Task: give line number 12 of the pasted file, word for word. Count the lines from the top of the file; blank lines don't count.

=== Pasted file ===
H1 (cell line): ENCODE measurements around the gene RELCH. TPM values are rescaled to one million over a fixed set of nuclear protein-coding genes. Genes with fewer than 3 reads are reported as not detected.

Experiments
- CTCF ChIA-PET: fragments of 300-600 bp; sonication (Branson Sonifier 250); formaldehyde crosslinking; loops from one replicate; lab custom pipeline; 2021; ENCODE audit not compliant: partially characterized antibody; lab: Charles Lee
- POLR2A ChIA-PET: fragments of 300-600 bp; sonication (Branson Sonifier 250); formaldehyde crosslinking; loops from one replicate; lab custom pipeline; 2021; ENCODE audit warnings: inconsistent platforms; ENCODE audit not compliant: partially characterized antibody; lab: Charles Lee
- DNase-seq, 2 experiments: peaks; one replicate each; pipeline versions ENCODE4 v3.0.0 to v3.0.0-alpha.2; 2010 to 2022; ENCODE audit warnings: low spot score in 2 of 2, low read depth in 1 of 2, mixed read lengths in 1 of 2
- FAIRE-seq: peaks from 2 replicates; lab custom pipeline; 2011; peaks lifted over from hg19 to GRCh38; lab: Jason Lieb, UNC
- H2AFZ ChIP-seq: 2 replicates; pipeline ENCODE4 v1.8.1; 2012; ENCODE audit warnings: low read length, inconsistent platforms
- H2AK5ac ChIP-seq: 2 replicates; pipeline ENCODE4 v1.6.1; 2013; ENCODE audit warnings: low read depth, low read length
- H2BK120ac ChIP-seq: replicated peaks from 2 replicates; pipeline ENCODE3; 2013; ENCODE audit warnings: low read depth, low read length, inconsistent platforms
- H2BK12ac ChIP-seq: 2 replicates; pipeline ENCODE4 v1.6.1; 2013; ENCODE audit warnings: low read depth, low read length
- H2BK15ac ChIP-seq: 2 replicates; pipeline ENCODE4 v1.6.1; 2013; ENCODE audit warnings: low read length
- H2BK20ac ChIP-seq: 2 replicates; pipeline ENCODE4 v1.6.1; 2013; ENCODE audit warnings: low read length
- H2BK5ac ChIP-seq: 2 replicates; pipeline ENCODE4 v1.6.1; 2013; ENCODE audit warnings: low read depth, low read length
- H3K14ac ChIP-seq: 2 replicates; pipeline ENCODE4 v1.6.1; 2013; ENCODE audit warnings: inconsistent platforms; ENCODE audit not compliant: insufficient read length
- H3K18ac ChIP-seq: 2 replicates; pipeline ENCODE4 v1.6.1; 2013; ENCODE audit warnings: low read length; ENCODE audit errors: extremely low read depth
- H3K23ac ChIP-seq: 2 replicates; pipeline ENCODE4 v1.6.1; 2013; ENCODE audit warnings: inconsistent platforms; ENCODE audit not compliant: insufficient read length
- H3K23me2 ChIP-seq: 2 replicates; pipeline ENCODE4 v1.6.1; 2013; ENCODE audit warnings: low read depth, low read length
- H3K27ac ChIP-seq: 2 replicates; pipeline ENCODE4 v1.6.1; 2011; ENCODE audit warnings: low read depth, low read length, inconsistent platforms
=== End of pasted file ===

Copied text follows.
- H2BK20ac ChIP-seq: 2 replicates; pipeline ENCODE4 v1.6.1; 2013; ENCODE audit warnings: low read length